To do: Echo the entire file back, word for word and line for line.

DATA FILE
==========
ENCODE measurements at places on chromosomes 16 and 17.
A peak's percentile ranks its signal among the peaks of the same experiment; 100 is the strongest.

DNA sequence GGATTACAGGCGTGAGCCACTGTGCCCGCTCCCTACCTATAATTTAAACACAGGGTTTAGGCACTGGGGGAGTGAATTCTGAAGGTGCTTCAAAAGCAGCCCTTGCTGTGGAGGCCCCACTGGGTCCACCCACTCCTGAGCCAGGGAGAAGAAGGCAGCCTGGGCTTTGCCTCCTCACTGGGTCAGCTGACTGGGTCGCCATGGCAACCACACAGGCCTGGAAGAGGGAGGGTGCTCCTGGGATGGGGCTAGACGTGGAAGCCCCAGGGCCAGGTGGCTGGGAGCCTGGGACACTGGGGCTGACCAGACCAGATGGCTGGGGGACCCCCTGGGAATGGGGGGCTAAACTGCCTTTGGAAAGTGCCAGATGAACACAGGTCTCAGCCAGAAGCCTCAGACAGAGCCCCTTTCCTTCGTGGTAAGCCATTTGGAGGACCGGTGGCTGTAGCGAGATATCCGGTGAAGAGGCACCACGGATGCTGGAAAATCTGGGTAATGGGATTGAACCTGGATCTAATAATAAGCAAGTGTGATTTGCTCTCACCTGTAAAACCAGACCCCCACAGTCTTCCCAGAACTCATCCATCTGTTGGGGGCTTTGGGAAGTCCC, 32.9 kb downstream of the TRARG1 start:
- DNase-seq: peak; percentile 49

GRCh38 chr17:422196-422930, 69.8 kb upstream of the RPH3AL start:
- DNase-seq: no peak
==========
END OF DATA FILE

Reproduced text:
ENCODE measurements at places on chromosomes 16 and 17.
A peak's percentile ranks its signal among the peaks of the same experiment; 100 is the strongest.

DNA sequence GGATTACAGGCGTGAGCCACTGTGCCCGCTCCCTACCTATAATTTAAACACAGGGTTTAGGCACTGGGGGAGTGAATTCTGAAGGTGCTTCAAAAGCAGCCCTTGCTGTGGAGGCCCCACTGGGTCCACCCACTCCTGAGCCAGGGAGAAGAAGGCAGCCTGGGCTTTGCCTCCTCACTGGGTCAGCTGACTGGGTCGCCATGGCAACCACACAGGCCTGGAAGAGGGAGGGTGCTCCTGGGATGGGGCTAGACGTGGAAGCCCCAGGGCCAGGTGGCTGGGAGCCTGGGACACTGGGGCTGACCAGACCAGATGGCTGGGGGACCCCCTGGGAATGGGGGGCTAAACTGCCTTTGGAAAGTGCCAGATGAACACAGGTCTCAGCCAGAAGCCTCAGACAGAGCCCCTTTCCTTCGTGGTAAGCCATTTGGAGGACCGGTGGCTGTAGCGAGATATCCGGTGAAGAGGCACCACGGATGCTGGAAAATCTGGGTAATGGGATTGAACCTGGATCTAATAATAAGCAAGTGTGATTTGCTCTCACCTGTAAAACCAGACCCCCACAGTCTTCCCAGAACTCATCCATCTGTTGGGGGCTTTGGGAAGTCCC, 32.9 kb downstream of the TRARG1 start:
- DNase-seq: peak; percentile 49

GRCh38 chr17:422196-422930, 69.8 kb upstream of the RPH3AL start:
- DNase-seq: no peak